4 Things to do When Your Basement Gets Wet

stock-photo-6173250-pipes-under-houseA wet or flooded basement is a common problem in our area.  Clean up can be labor intensive, emotionally draining and time consuming.  It can also be time sensitive; the longer there’s moisture the higher the possibility of health risks.  Here are some steps to take to protect the health of your family if your basement gets wet.

Dry it out – The basement and all the items in it should be dried out as quickly as possible.  Use fans and dehumidifiers, as well as open doors and windows.  Even if it’s cold outside, when circumstances allow, open them anyway.  The faster it’s dried the better chance you have of saving possessions and decreasing the health (mold) risk.

Clean it up – The best way to avoid or eliminate mold growth is to immediately clean the things which can be disinfected.  Many porous items (i.e. clothes, carpet and padding, upholstery, wallpaper, drywall, ceiling tiles, insulation, paper, wood products, toys, food) can’t be effectively sanitized.

Mold thrives in and on these surfaces, and the longer they’re wet the more difficult it is to kill all the spores.  This is the time to be ruthless – your kid’s school projects, pictures and stuffed tiger may not be salvageable. The Center for Disease Control recommends erring on the side of caution; even dead mold can cause allergic reactions in some people.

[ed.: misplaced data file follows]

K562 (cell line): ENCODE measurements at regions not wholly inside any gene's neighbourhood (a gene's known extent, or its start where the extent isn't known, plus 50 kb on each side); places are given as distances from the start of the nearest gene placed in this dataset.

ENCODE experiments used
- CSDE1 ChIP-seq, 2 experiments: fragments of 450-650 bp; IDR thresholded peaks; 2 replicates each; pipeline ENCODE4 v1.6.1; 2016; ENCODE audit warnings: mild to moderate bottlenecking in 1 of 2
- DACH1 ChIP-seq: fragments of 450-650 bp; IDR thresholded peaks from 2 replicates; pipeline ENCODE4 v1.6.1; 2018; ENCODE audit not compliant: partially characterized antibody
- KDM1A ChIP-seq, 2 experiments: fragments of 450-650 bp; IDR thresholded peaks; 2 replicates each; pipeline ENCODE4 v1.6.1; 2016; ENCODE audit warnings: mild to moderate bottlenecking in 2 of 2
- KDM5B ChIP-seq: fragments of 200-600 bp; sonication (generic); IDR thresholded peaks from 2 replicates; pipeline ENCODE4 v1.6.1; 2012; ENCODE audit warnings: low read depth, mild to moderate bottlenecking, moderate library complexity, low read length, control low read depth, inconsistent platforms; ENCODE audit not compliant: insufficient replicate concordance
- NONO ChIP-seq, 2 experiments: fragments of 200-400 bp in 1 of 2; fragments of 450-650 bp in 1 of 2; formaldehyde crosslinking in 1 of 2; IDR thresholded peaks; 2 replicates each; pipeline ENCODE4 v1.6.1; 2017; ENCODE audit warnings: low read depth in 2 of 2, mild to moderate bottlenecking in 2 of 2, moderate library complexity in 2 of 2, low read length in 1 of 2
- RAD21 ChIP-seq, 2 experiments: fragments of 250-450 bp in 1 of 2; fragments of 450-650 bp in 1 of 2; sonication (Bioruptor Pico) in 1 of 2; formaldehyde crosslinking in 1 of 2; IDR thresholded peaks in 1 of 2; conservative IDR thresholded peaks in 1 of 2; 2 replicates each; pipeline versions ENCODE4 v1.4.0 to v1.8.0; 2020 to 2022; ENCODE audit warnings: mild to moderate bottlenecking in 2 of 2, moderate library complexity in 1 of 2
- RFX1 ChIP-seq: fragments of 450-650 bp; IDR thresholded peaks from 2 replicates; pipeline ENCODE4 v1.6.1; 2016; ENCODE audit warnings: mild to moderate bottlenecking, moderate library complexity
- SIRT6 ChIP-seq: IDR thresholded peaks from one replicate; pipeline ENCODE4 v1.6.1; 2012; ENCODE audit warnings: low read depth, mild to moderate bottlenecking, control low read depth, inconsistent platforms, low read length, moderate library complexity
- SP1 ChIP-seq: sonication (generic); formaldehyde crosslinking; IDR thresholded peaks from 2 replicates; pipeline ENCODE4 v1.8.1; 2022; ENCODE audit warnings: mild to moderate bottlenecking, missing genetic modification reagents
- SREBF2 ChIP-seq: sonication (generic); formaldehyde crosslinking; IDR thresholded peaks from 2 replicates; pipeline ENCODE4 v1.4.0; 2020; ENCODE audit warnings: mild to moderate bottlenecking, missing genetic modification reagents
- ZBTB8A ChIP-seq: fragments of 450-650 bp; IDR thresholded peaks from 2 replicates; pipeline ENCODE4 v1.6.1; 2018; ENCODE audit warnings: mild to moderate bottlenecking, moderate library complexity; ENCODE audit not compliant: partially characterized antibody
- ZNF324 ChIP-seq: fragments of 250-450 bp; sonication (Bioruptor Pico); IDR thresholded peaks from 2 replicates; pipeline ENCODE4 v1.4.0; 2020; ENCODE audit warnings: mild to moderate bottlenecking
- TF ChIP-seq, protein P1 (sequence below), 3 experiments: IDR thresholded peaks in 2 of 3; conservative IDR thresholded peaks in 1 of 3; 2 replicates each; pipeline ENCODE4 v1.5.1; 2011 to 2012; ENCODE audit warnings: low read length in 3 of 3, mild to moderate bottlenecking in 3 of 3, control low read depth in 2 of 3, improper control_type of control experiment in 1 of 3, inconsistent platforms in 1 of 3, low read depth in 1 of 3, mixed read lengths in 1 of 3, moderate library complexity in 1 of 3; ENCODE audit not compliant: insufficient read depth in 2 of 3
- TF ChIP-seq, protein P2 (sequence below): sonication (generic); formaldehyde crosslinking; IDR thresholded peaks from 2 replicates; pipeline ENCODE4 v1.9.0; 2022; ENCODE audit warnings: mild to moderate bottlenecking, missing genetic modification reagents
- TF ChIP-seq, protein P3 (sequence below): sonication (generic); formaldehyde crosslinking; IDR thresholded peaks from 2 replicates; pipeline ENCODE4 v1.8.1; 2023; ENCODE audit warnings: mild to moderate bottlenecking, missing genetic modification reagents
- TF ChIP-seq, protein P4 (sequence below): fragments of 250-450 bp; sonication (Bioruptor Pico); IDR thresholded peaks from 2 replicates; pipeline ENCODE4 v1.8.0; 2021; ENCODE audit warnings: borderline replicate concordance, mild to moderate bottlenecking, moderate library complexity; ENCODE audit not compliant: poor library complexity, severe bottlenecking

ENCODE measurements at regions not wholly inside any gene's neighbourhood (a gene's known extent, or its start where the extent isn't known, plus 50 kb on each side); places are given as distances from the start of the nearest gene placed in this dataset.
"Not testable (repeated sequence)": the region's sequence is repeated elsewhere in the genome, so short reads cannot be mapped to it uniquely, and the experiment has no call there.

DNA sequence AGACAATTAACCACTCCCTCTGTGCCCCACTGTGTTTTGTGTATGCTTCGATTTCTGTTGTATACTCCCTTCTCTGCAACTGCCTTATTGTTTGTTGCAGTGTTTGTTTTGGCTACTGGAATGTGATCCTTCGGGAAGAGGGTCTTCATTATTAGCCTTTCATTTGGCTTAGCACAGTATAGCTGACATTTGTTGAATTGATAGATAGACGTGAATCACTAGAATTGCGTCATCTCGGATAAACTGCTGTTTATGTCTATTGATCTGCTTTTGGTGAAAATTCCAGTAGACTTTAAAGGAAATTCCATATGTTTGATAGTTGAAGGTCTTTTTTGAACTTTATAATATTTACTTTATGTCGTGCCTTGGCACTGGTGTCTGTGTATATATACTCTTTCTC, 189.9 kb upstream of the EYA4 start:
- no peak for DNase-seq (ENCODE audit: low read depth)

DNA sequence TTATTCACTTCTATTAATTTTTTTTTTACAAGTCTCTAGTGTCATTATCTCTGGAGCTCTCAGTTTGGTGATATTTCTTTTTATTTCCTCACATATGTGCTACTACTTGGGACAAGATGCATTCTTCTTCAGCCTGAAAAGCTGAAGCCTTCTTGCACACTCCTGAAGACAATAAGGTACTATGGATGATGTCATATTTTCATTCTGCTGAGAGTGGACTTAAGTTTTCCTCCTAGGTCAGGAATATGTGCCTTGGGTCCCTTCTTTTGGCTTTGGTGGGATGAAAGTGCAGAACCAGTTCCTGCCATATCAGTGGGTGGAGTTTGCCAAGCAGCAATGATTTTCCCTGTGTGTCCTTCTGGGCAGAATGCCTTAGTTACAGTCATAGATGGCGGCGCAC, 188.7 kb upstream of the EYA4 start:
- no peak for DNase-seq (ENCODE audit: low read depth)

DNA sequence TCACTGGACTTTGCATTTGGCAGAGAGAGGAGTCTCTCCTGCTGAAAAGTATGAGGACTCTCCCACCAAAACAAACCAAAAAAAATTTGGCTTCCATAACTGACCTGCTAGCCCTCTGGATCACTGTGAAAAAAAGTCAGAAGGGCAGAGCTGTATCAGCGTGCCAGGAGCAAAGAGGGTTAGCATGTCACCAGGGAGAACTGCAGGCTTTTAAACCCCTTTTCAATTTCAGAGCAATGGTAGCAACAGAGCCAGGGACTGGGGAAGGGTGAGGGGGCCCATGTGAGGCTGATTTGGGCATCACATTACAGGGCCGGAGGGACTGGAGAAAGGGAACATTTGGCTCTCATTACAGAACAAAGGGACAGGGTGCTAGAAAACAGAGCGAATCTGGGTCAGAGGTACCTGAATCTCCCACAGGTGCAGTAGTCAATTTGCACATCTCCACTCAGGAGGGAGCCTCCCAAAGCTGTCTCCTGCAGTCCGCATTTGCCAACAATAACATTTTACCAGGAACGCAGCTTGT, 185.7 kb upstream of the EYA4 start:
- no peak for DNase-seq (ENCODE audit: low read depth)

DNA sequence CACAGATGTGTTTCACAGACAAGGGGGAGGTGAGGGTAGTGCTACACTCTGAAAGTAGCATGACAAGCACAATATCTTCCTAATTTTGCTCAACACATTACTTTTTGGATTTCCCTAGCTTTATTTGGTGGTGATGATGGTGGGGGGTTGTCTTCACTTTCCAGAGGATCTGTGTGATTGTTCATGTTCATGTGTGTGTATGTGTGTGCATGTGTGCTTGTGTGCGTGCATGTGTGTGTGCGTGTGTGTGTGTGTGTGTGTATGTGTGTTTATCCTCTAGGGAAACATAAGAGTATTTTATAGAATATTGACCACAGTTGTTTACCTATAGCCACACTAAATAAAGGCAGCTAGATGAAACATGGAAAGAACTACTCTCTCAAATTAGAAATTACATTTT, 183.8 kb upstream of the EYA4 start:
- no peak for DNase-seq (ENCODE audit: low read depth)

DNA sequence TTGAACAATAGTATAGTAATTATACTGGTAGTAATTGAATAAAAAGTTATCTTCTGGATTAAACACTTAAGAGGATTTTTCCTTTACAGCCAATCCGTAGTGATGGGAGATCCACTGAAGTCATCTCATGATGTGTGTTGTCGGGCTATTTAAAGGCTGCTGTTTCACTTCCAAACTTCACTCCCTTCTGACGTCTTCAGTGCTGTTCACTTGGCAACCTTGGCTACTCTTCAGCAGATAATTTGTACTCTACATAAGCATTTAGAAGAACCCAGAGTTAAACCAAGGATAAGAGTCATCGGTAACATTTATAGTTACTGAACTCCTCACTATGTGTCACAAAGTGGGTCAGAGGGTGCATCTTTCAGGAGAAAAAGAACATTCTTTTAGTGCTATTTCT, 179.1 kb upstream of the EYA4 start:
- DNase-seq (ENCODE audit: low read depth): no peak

Throw it away – Triage is vital and decisions must be made in a timely manner.  Mold spreads fast and the longer you take to get rid of unsalvageable items the better chance it has of taking hold.

Items that can’t be cleaned should be immediately thrown away in receptacles outside the house (including the garage).  If you need to store something for an insurance claim, do so out of the house.  In extreme cases you may have to temporarily move out while damaged floors and walls are removed by professionals.

Take appropriate caution – Use strong, disinfecting cleaners and wear the proper equipment (gloves, face masks and protective clothing) while using them.  Try to avoid cross contamination – don’t wear your shoes on the wet, damaged basement carpet and then walk through the rest of the house with them on, spreading spores as you go.

Also, you may need to consult with your doctor before you begin clean up.  People with allergies, asthma, weakened immune systems and respiratory conditions should contact their physician to find out what type of participation is allowed. 

OK, you’ve had a big enough problem that you’ve had to follow some or all of these guidelines.  If the trouble is internal (i.e. sump pump, leaking basement walls, broken pipes) this is your wake-up call to fix it.  Don’t go through all the hassles of clean up only to have to do it all over when the problem reoccurs.


Nicole Abbott is a professional writer who’s had over 100 articles published.  She’s a business consultant and former psycho-therapist with over 20 years of experience in mental health, business and addiction.  She’s a coach, lecturer, trainer and facilitator.  She has conducted over 200 workshops, trainings, presentations, seminars and college classes. 

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